Is the book of Revelation a blueprint for the future that needs decoding if we want to understand current events? Is it a book of powerful imagery, with warnings and promises for the church throughout the ages? Or is it essentially an imaginative depiction of historical events in the first century? Four Views on the Book of Revelation explores the four main views in which Revelation is understood: preterist, idealist, classical dispensationalist futurist, and progressive dispensationalist.
“John’s spiral structure allows occasional backward glances and a reconsidering of events from different angles, rather than a relentless chronological progression.” (Page 38)
“1) ‘Progressives’ believe that Jesus began his heavenly, Davidic reign at the resurrection” (Page 32)
“Revelation consists of a mixture of three genres: apocalyptic, prophetic, and epistolary” (Page 11)
“The hallmark of dispensationalism has been its commitment to a literal interpretation of prophetic Scripture” (Page 29)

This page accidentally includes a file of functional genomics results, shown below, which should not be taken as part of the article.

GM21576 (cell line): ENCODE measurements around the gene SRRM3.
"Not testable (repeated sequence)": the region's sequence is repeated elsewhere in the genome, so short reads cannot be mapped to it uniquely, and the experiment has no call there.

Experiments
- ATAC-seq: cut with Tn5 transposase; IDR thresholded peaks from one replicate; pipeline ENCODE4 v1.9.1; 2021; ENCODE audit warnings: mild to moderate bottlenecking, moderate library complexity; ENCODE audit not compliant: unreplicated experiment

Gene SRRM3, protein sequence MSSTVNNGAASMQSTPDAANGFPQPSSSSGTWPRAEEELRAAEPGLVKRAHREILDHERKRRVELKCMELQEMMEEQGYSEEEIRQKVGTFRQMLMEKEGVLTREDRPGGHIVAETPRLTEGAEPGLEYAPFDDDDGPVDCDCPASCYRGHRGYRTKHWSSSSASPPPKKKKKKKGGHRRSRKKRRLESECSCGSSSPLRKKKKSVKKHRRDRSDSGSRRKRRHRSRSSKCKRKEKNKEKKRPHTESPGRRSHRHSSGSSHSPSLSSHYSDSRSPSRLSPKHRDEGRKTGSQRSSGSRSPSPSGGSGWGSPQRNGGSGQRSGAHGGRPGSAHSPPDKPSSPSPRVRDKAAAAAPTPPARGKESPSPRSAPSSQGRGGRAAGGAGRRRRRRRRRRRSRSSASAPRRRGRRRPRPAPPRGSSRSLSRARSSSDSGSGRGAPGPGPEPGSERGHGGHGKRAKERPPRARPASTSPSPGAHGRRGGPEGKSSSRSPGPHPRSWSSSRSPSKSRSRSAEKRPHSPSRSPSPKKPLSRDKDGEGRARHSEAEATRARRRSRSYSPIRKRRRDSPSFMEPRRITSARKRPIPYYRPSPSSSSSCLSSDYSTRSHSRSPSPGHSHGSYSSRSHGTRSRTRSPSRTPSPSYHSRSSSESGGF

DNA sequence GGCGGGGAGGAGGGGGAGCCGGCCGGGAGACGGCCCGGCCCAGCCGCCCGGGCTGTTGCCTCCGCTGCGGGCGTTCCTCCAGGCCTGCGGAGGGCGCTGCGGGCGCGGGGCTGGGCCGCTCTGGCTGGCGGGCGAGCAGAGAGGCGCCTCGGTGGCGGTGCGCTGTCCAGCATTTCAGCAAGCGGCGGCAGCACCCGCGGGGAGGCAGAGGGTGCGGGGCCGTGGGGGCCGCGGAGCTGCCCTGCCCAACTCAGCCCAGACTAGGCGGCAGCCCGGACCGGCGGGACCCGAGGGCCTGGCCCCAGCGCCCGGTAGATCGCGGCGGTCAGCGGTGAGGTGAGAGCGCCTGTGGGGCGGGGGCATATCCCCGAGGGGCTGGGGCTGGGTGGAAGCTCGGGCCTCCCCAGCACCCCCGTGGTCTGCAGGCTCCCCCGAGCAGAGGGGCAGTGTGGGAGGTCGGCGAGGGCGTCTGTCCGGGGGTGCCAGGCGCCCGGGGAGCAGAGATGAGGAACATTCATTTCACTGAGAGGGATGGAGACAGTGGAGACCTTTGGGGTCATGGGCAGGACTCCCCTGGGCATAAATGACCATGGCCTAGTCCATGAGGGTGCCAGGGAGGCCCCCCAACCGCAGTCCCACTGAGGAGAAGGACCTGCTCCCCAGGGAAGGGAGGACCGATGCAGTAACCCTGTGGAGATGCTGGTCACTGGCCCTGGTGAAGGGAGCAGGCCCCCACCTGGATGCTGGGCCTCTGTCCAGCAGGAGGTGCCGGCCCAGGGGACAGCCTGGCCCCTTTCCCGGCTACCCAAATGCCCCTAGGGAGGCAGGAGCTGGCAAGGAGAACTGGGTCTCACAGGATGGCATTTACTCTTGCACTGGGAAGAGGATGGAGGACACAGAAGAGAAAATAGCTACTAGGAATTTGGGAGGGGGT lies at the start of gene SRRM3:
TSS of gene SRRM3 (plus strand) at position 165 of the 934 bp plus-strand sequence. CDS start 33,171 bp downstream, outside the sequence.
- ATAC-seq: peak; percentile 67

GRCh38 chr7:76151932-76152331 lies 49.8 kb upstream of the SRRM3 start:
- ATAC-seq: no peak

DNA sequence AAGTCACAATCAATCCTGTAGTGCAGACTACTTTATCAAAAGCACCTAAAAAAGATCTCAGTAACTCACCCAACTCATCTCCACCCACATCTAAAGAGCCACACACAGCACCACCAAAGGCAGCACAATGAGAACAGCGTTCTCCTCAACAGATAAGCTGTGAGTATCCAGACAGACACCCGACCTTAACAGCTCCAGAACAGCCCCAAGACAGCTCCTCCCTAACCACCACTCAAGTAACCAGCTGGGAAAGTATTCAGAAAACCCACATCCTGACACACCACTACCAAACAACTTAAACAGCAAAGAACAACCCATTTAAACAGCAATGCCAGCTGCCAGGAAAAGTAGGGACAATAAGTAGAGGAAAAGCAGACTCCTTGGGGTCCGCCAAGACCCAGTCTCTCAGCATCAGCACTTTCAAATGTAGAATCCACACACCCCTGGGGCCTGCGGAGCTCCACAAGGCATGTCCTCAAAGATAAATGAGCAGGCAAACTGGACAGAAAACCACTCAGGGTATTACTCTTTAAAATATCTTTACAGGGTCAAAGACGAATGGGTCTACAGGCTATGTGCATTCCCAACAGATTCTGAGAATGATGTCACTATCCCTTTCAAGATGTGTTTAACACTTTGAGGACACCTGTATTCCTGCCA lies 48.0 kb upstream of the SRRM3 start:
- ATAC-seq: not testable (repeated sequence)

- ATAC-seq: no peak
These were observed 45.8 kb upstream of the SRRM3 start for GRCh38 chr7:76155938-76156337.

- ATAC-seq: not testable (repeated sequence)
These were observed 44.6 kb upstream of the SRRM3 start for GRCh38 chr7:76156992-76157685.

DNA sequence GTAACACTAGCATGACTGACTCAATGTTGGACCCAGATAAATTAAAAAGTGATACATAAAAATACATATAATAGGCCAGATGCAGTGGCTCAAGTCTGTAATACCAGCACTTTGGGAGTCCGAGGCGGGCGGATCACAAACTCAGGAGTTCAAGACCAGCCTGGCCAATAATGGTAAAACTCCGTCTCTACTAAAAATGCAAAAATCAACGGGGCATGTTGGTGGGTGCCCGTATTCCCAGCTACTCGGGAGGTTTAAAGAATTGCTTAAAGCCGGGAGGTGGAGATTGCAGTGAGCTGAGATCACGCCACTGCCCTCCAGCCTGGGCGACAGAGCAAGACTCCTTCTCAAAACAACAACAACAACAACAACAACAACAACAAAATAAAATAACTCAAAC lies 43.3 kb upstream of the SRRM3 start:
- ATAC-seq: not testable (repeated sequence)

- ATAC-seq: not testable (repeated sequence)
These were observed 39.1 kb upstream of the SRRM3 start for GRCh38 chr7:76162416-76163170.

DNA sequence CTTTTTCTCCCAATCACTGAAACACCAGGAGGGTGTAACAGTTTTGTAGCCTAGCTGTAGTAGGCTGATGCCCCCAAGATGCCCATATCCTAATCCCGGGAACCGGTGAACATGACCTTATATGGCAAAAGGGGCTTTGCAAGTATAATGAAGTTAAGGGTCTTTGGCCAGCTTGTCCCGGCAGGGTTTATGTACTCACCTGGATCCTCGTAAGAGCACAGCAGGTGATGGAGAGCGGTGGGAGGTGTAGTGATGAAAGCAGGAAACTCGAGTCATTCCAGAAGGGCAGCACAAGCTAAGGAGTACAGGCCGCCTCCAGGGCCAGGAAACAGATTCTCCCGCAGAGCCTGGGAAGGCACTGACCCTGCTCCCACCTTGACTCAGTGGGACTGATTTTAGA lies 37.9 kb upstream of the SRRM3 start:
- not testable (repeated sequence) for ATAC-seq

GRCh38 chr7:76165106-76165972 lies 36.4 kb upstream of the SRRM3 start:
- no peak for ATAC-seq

“The closer we get to the year 2000, the farther we get from the events of Revelation. This claim, as remarkable as it may sound, summarizes the evangelical preterist view of Revelation.1 ‘Preterism’ holds that the bulk of John’s prophecies occur in the first century, soon after his writing of them. Though the prophecies were in the future when John wrote and when his original audience read them, they are now in our past.” (Page 37)
C. Marvin Pate taught for thirteen years at Moody Bible Institute. Now he is chair of the department of Christian theology and professor of theology at Ouachita Baptist University. Pate has authored, co-authored, or edited twenty books.